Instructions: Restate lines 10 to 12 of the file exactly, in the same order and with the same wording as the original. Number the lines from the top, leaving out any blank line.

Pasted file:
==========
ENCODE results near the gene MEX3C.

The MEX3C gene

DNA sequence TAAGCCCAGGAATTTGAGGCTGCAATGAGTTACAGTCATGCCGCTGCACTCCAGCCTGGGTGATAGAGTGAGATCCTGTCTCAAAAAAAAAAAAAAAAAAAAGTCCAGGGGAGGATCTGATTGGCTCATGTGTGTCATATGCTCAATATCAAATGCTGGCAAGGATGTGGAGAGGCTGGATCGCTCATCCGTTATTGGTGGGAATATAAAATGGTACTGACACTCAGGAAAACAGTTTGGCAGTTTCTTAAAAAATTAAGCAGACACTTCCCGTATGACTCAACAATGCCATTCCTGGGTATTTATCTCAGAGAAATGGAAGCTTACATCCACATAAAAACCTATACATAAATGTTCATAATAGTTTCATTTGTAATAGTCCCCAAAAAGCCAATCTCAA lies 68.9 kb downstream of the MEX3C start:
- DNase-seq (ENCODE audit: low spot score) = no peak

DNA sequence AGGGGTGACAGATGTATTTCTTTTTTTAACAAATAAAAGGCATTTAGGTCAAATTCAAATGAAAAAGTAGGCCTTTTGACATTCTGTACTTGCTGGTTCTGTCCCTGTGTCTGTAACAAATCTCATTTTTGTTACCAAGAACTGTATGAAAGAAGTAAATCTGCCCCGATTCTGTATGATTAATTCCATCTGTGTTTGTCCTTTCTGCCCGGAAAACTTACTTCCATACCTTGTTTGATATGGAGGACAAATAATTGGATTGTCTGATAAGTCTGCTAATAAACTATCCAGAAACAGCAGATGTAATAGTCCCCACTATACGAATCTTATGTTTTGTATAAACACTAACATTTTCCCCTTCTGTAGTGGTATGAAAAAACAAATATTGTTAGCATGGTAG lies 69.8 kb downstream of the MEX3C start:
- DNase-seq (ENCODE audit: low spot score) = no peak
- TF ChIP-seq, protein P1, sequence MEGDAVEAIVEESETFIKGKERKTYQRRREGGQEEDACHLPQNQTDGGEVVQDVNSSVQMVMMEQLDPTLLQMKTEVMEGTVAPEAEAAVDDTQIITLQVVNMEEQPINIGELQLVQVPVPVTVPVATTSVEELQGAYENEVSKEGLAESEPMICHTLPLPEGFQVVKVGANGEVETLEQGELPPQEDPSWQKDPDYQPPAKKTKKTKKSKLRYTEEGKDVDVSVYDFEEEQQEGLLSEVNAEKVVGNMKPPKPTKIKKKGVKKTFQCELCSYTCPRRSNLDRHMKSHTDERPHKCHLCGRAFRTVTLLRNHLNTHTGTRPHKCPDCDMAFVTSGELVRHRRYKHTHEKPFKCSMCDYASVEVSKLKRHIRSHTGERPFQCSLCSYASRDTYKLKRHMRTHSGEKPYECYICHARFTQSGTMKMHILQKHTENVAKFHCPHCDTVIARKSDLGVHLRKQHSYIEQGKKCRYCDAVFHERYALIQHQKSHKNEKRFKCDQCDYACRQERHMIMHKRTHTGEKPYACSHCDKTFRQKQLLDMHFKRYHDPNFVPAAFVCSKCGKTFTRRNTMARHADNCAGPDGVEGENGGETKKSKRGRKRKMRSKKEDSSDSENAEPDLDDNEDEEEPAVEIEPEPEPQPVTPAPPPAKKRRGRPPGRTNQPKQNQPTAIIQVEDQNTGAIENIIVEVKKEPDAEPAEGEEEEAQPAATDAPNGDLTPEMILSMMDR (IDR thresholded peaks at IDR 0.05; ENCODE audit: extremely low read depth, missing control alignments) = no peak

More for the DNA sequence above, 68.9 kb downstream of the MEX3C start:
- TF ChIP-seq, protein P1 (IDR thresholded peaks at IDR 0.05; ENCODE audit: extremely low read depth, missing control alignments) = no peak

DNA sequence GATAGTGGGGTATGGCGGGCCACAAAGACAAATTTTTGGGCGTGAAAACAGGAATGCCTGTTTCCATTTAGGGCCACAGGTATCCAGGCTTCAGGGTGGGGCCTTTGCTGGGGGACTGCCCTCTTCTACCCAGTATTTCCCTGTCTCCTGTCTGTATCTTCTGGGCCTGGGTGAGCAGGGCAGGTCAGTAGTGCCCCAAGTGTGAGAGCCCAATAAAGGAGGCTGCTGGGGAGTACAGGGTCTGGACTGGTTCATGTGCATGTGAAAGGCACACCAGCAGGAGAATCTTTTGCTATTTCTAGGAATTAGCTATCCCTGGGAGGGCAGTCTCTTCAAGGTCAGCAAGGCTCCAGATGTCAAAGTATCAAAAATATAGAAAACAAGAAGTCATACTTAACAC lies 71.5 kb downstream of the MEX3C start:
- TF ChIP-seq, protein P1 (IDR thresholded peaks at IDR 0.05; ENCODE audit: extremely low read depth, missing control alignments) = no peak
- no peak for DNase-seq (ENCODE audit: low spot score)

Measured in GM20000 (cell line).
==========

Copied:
DNA sequence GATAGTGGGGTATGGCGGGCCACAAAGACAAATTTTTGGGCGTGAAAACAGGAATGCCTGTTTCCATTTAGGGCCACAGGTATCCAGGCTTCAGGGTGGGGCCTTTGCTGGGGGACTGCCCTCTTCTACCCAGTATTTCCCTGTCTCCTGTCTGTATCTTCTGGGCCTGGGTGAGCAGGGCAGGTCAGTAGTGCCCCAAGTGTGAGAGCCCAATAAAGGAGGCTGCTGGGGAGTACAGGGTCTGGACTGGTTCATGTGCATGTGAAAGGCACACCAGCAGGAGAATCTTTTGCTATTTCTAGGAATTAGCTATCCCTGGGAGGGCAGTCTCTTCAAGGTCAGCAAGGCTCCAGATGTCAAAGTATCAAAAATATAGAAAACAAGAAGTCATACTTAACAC lies 71.5 kb downstream of the MEX3C start:
- TF ChIP-seq, protein P1 (IDR thresholded peaks at IDR 0.05; ENCODE audit: extremely low read depth, missing control alignments) = no peak
- no peak for DNase-seq (ENCODE audit: low spot score)